There will be a total of two matches each day, round 1 will take place five days a week (Wed-Sun), and round 2 will take place four days a week (Thurs-Sun). The regular season will have best-of-three matches, and the teams will follow a double round-robin format. The first week of 2021 LCK Spring will be on patch 11.1. The 6 team playoffs will kick-off from March 31.
Player and coach salaries under LCK has received a massive hike under the LCK 2021 plan. Players will now receive 55K USD as minimum salary which has grown 3x in comparison to the 18K USD till 2020. The way Sean Oh has structured the player fees is to retain as many players as possible given the job stability factor after the hike.
Under the new ruleset, teams in LCK and LCK CL can now call up and send down players three times during the split, which is at the beginning of the first and the second round and one right before the playoffs. The ease of transfer of talents will enable teams to try out the best possible combinations right before the playoffs.
Even the much-revered LCK Awards was not spared. The ‘Young Player’ award and the ‘Rookie of the Year’ ward will see major changes to its criteria for the nominees. Under 19 players will have to have played at least 18 sets in the regular split and also under one roster for up to two years. A great move indeed to inculcate loyalty and commitment for the emerging players. The LCK awards will be given out once a year with no returning nominees. Large scale recognition factor has always been a core integral perk of LCK and a much-evolved award ceremony will add on to the quality of the talents coming in.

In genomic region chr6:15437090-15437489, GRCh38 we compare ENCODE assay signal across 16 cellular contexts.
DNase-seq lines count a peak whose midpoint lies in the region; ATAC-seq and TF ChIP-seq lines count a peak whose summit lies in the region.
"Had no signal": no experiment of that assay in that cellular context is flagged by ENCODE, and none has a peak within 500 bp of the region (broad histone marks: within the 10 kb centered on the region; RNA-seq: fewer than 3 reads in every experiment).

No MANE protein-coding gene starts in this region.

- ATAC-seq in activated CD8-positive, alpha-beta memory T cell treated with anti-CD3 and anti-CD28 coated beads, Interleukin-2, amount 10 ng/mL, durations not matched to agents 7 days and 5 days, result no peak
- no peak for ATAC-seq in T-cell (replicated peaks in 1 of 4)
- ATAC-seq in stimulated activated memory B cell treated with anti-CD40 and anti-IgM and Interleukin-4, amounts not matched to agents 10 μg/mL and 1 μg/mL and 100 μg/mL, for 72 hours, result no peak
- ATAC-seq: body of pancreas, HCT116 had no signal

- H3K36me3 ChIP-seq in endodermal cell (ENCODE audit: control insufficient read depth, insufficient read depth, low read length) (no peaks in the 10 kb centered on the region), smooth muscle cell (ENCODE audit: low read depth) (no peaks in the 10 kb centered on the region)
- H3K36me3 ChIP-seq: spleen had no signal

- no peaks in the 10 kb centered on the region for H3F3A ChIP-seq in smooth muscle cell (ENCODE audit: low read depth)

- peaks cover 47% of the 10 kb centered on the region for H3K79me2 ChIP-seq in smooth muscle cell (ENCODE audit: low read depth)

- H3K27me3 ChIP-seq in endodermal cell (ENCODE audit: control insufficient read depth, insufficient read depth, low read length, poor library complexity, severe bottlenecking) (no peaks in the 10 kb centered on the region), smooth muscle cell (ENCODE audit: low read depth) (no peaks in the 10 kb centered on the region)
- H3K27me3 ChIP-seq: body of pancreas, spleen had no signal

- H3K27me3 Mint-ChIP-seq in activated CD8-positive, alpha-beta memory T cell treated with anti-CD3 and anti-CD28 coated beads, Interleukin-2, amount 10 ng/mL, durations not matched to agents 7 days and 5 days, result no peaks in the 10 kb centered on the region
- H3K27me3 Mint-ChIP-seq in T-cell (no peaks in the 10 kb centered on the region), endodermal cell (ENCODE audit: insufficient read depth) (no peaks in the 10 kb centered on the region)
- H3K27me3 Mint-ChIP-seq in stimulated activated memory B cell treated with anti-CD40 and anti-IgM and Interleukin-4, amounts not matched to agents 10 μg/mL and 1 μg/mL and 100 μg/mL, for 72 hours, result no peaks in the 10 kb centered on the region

The LCK 2021 talent line-up has Jeon ‘Caster Jun’ Yong-jun, Sung Seung-heon, Kim Dong-joon, Lee ‘CloudTemplar’ Hyun-woo, Kang ‘Kangqui’ Seung-hyun, and Jeong ‘NoFe’ No-chul. The global caster line-up will consist of Max ‘Atlus’ Anderson, and Brendan ‘Valdes’ Valdes, with Wolf ‘Wolf’ Schröder and Maurits ‘Chronicler’ Meeusen, newly joining the line-up.
SK Telecom and Sidiz have parted ways with Korean League of Legends and in comes popular gaming chair manufacturers Secret Lab along with OMEN, the gaming division of HP. While McDonald’s, Woori Bank and Logitech stayed for the new season. Logitech has played a major role in developing the esports market with regards to high-end peripherals and elevating the overall quality of esports in the region. Lotte and TikTok ended their short association after 2020. The pandemic has cleared the air and has thrown the ball in the court of big brands that esports is here to stay and a microscopic virus is not going to ruin the party. KIA’s partnership with world champions DAMWON is a good example for established brands to test the waters.
LCK 2021 for the first time in history will completely be an online affair due to the pandemic situation. But that shouldn’t affect the flow of numbers in any way as it hasn’t in the industry in many parts of the world. Korea as the Mecca of League of Legends is going big and hard to get more players, more content, more money and more viewers for the spectacle of a tournament that’s LCK.